Researchers at LMU and the University of Singapore have experimentally realized an expanded form of quantum cryptography for the first time.
- Its coding protocol is device-independent, making it even more secure than previous quantum cryptographic methods.
- The research lays the foundation for future quantum networks, in which absolutely secure communication is possible between far distant locations.
The Internet is teeming with highly sensitive information. Sophisticated encryption techniques generally ensure that such content cannot be intercepted and read. But in the future high-performance quantum computers could crack these keys in a matter of seconds.
Quantum key distribution (QKD) – as the jargon has it – is secure against attacks on the communication channel. This renders QKD immune against outside attacks from quantum computers, but not against attacks from or manipulations of the devices themselves. The devices could output a key which the manufacturer had previously saved and might conceivably have forwarded to a hacker. But device-independent QKD (abbreviated to DIQKD) is capable of testing the security of the devices. Theoretically known since the 1990s, this method has now been experimentally realized for the first time, by an international research group led by LMU physicist Harald Weinfurter and Charles Lim from the National University of Singapore (NUS).
In the present experiment, the physicists used two entangled rubidium atoms, situated in two laboratories located 400 meters from each other on the LMU campus, for the key distribution. The two locations are connected via a fiber optic cable 700 meters in length, which runs beneath Geschwister Scholl Square in front of the main building.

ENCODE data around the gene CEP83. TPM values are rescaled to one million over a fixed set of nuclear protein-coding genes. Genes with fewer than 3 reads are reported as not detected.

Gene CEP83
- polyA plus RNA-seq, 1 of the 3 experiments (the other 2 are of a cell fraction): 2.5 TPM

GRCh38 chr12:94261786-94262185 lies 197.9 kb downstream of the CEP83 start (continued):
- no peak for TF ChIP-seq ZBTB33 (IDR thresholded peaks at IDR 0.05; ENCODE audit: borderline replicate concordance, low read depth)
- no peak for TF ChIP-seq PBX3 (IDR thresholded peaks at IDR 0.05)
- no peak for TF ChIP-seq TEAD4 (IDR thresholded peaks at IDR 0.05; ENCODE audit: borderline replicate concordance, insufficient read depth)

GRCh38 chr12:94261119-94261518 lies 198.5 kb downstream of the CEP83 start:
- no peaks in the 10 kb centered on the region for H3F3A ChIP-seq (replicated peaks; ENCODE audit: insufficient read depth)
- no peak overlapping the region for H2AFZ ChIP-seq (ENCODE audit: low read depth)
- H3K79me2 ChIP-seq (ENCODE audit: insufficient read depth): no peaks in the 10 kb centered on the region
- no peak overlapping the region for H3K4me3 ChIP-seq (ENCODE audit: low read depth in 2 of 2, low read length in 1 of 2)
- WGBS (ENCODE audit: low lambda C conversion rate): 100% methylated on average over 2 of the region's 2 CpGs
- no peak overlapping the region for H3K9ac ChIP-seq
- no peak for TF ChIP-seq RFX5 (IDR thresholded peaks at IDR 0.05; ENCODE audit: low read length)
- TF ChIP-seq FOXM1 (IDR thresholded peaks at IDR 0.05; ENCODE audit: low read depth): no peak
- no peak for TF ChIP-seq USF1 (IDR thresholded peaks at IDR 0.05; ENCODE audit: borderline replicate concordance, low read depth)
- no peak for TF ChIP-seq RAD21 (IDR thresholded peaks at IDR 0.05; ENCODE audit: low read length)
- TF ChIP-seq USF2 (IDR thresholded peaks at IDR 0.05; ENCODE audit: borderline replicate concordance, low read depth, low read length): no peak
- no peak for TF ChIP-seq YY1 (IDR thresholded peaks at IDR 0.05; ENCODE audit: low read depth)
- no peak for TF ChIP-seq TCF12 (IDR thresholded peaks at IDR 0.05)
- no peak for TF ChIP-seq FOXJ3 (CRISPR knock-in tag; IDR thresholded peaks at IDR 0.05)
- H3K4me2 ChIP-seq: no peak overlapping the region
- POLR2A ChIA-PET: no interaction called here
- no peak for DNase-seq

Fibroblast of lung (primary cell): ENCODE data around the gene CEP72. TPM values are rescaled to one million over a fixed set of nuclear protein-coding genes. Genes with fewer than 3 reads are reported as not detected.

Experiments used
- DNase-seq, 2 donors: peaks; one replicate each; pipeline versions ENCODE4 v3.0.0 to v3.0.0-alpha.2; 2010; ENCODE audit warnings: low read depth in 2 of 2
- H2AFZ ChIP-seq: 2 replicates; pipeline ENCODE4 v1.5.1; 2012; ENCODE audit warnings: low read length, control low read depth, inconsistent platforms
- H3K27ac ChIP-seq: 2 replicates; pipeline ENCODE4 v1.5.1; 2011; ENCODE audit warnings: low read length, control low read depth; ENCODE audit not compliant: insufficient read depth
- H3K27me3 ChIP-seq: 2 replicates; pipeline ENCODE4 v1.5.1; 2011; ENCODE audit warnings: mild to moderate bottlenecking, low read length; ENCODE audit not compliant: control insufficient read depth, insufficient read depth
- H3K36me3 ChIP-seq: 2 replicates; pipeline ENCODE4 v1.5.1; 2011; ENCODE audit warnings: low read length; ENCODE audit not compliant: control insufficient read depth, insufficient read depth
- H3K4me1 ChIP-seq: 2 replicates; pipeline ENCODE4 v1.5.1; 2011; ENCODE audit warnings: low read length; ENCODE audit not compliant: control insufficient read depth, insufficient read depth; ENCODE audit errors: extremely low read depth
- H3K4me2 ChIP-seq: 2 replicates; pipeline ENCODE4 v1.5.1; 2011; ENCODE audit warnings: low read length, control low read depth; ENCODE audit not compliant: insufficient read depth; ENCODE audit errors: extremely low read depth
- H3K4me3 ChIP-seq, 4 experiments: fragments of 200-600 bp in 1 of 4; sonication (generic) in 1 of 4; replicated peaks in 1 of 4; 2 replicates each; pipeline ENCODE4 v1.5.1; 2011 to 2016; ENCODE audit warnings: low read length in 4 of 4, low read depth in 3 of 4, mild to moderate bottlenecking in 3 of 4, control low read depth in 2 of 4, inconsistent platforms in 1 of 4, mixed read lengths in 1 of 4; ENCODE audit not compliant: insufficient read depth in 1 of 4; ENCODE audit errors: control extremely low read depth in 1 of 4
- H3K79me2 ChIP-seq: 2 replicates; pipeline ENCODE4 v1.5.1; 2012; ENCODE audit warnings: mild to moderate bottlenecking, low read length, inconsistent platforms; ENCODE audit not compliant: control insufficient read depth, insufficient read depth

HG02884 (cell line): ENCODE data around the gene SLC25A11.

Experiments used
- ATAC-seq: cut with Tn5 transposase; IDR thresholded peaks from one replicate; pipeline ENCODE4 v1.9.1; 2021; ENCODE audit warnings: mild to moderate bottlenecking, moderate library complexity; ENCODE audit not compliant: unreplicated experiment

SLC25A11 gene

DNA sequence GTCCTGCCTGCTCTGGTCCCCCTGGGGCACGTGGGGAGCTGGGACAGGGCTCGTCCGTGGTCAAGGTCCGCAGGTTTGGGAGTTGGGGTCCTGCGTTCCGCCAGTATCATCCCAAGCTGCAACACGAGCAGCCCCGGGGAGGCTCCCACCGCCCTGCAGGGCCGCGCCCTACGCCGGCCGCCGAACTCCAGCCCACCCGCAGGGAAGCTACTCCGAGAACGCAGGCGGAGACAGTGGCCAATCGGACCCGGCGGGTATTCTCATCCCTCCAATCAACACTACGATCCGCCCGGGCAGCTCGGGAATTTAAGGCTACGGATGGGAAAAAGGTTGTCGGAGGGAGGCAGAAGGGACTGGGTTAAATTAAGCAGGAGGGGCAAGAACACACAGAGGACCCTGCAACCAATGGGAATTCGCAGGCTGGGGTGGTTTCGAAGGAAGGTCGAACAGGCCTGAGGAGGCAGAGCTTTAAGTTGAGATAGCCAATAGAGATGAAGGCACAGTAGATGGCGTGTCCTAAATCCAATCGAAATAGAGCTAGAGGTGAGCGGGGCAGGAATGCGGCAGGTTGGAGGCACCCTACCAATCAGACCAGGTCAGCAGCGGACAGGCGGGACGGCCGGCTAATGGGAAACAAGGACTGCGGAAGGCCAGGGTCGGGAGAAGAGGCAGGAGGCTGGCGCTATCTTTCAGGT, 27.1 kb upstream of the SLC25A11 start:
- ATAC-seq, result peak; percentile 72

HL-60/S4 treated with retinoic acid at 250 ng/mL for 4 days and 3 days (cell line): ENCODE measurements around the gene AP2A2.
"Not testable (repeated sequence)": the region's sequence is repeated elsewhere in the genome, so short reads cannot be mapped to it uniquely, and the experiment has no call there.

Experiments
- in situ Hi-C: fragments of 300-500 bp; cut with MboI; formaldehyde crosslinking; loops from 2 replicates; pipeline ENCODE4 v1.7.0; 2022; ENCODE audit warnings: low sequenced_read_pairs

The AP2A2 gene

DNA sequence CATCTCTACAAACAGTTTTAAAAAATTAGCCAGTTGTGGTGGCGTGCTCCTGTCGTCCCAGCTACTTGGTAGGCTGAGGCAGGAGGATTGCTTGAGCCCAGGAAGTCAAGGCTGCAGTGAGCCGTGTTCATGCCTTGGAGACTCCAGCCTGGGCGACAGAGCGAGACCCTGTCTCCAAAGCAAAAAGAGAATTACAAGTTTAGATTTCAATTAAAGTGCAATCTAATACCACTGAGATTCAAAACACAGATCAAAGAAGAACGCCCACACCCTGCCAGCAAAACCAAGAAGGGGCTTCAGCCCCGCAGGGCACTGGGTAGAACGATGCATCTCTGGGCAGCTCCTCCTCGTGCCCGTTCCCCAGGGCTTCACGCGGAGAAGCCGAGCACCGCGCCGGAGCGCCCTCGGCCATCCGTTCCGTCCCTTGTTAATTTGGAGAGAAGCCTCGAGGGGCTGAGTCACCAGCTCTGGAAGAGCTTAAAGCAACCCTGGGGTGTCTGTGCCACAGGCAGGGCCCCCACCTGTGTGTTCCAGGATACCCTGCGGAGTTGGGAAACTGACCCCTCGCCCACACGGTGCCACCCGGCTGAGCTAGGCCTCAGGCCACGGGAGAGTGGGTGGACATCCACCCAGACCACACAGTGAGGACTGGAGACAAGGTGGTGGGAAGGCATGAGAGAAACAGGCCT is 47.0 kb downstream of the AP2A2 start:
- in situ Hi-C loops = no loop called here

To exchange a key, the two parties measure the quantum states of their atoms. In each case, this is done randomly in two or four directions. If the directions correspond, the measurement results are identical on account of entanglement and can be used to generate a secret key. With the other measurement results, a so-called Bell inequality can be evaluated. John Bell originally developed these inequalities to test whether nature can be described with hidden variables. In DIQKD, the test is now being used “to ensure that there are no manipulations at the devices – that is to say, that hidden measurement results have not been saved in the devices beforehand,” explains Weinfurter.
The NUS protocol now uses two measurement settings. “This makes it much more difficult to intercept information. And so more noise can be tolerated and secret keys can be generated even when there is more noise,” says Charles Lim.
“With our method, we can securely generate secret keys even with uncharacterized and potentially untrustworthy devices,” explains Weinfurter. “Our work lays the foundation for future quantum networks, in which absolutely secure communication is possible between far distant locations,” says Charles Lim.
Original Article: Quantum cryptography: Hacking futile
More from: Ludwig Maximilian University of Munich | National University of Singapore
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